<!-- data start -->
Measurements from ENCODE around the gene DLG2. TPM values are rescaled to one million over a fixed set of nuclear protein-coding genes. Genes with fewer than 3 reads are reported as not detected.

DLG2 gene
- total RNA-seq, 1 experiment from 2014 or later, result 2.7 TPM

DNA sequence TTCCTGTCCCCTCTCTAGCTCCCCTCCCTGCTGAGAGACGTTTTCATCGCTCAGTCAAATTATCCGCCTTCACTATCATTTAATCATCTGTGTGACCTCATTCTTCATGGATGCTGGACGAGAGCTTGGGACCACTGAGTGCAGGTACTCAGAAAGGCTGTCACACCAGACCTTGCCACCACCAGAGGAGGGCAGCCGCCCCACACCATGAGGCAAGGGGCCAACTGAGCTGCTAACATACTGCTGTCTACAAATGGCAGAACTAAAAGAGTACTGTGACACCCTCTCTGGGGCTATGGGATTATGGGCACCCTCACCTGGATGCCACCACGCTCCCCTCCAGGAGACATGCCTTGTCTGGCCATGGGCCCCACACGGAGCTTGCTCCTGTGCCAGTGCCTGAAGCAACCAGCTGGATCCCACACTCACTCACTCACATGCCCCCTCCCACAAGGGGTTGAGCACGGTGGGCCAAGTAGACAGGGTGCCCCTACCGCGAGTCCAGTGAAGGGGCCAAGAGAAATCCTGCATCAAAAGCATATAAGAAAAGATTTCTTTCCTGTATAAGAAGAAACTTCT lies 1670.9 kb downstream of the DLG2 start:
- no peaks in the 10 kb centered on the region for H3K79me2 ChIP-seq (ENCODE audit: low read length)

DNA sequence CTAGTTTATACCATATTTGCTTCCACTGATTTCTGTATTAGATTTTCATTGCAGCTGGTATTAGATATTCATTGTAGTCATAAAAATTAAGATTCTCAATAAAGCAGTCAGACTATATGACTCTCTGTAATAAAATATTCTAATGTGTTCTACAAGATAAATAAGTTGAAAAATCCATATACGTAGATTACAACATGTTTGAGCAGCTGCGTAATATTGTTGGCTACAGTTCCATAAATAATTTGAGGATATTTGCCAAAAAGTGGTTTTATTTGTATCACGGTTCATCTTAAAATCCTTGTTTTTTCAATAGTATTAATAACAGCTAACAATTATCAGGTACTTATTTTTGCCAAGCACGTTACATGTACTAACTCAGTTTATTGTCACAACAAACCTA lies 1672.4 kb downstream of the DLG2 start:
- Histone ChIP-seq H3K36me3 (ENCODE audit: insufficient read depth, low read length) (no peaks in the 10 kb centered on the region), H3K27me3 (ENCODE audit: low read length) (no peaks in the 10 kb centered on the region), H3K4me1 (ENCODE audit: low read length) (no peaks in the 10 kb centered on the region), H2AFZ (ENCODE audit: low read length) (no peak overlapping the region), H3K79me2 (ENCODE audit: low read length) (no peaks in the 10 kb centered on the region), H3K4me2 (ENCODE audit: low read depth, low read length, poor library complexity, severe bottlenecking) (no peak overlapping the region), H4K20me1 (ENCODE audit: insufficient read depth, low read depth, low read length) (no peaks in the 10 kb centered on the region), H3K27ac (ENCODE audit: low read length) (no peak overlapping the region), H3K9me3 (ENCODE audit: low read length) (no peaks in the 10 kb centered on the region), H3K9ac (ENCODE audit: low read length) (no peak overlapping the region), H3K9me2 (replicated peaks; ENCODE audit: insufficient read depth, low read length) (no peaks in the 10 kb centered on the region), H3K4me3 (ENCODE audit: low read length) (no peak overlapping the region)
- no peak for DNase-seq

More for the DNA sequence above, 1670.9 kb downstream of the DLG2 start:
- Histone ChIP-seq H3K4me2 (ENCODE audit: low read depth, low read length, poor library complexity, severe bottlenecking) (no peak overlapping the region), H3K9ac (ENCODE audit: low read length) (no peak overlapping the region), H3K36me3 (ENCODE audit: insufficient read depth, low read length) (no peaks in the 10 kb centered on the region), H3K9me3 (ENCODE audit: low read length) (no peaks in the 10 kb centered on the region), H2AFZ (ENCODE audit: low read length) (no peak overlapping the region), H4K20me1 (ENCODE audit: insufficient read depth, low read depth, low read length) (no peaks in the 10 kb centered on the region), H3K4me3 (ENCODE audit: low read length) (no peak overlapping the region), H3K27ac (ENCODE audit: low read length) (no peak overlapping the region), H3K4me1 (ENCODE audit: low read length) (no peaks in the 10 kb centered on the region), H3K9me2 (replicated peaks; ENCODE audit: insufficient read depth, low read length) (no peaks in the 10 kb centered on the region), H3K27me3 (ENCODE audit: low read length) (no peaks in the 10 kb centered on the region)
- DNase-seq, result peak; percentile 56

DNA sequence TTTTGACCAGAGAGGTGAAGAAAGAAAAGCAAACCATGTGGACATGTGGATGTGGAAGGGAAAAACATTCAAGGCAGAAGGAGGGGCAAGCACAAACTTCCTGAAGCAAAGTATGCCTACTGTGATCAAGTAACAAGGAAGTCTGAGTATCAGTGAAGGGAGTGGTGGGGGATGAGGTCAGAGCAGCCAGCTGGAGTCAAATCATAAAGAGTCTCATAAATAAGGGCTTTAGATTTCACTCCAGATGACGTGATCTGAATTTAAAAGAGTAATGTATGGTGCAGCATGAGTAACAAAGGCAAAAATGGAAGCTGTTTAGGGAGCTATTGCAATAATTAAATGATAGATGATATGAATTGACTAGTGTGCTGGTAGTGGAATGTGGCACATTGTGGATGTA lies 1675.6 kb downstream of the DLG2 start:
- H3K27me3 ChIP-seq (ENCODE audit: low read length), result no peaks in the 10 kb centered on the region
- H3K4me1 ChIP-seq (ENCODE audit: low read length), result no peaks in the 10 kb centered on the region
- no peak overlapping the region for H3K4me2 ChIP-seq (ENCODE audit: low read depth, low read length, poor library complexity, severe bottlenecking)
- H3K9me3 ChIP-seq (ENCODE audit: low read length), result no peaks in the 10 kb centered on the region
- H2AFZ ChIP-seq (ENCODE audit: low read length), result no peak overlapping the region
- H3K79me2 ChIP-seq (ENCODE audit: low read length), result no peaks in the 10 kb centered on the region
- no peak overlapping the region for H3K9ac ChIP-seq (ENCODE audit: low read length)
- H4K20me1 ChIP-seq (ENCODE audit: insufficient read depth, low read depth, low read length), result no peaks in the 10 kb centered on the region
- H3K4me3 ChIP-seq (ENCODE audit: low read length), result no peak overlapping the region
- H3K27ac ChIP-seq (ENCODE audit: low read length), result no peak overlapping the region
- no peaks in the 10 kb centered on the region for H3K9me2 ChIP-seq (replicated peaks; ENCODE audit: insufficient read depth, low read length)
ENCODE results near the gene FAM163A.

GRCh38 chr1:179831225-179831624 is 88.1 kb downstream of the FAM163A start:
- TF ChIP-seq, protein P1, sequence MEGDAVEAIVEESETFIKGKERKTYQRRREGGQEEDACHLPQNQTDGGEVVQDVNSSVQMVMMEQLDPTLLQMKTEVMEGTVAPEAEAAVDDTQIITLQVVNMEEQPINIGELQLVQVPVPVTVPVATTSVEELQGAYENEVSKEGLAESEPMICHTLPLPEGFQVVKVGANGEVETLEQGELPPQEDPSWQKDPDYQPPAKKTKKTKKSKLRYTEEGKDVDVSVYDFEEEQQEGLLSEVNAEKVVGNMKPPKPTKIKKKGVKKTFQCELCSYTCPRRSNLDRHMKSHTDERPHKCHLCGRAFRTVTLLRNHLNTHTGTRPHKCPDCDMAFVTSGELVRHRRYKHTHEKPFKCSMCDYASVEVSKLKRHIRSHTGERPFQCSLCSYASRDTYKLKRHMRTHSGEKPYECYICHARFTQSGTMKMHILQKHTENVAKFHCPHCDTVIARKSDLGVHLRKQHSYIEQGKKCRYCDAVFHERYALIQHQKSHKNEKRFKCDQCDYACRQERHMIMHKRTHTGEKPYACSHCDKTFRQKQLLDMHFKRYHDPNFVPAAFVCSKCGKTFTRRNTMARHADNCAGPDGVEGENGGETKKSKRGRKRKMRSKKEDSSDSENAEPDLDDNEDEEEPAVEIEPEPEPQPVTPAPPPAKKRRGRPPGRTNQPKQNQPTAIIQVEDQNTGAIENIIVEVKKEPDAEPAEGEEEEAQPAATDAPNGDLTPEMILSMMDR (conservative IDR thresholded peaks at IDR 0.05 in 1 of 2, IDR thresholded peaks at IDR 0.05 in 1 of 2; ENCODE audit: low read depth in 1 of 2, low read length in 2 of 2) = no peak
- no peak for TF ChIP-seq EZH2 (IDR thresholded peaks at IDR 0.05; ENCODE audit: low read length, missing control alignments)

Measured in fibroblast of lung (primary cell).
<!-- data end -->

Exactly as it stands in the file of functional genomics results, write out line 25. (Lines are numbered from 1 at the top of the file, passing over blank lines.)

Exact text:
GRCh38 chr1:179831225-179831624 is 88.1 kb downstream of the FAM163A start: